I’ve talked about this issue in the design of customer AI in Production Line before.

In the last patch, I made some changes. here is the current system:

Each customer arrives at the showroom and looks at the cars on sale. That customer has a fixed ‘budget’ and have some leeway around that budget, from 20% less to 20% more (so a $20,000 customer checks out cars between $16,000 and $24,000, regardless what price range this puts them into). Every customer looks at every car and calculates a ‘score’ for that car…

They take into account the value of the car by comparing its estimated fair value to its actual value (basically they look at the markup you set). They then get a value from 1% to 100% saying how likely they are to buy that car. if the car is a different body style to the one they had originally wanted, they penalize that score.

The top five cars by this rating system are then looked at, and the player effectively rolls a percentage dice against each one to see if they will buy them. They may buy one of them, or not buy at all. The other four cars (or maybe all five) get given feedback by this customer on why they did not get bought, with the options being:

  • Wrong Body Style (assuming thats true)
  • Too Expensive ( failed the random die-roll)
  • Missing features (The car was missing some essential features, and this had a 5% or more impact on the likelihood to buy.
  • Bought an identical model (The customer bought exactly this model, but there was just more than one).

So like I say…thats the current system. It appears to have problems.

The most obvious problem is the customer budget. A top budget makes sense, but a bottom budget kind of does-not. If the customer wants a top feature sports car, and has a set budget of $200,000 and we are trying desperately to sell them for $100k, they should snap that up!. This is clearly nonsensical. What the customer should have is reasonable feature requests, not the minimum budget (which was being used as a proxy for this). The problem is, I need to do this sensibly, accurately, correctly and also fast, because some people have a LOT of cars on sale and a lot of customers. So how can I do this…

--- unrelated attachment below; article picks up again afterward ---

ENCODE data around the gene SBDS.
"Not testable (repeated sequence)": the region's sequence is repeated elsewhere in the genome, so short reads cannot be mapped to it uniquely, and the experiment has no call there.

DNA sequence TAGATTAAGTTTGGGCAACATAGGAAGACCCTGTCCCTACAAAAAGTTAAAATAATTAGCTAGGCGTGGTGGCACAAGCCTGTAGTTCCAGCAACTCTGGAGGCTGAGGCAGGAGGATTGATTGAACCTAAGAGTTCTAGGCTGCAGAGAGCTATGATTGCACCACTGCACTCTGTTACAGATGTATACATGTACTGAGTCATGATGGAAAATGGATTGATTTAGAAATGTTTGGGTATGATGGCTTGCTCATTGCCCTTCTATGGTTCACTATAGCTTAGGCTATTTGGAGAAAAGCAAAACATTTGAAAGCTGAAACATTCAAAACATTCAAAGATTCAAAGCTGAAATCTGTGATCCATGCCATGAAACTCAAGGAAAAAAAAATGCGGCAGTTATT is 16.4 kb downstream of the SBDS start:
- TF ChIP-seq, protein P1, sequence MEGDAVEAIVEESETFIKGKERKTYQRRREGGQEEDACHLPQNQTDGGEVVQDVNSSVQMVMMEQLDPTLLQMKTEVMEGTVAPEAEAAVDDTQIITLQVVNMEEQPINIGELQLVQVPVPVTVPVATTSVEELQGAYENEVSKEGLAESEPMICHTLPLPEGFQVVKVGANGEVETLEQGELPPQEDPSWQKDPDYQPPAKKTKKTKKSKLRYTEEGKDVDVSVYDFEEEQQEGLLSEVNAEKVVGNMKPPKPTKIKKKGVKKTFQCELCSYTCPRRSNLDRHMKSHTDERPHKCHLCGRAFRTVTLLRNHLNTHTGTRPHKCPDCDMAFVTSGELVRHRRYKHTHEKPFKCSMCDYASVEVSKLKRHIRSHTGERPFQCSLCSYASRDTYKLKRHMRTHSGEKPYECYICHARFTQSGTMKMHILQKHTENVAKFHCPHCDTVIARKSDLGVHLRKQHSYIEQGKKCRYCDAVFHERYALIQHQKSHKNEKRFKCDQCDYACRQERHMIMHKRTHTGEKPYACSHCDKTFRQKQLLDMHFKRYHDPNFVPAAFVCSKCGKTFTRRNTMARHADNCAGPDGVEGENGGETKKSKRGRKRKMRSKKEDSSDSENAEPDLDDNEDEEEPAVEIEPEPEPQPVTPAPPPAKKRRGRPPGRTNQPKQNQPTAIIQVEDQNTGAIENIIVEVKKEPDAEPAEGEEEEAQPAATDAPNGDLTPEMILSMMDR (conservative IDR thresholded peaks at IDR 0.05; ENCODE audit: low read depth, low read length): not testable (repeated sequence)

Right now I think the first thing I’m going to try is to remove the lower budget limit, but instead represent it as a quantity of features, that at a reasonable price, would be equivalent to that value. In other words, if My budget range is $80-120,000, I actually cap my buying at $120,000, but will consider any car that has $80,000-worth of features, regardless how far below $120k that car is priced.


3 Responses to “More Production Line customer modelling”

  1. Laurie says:

    Interesting, In real life the mini produced a loss of I think it was £10 a car, even though it out sold everything else. If people had a minimum price they wanted to pay then maybe the mini would never have been the hit it was!.

  2. Dan Hulton says:

    I dunno, a bottom budget isn’t too weird of a thing to model – it’s not infrequent that people will skip out on a cheaper version of a product because they deem it as “cheap” or “budget”, even when it’s not. If you’re looking to buy a $200k sportscar and the deal starts pushing one costing only $100k at you, you may not snap that up – you may run the other way because *what’s wrong with it?*

    • cliffski says:

      yup this is true, although it would need to be modelled as quite a complex curve, with ‘thats a great deal’ curving down to negative connotations then up to ‘its basically free at this point’.
      Everyone would buy a Ferrari for $1, for example, just for giggles.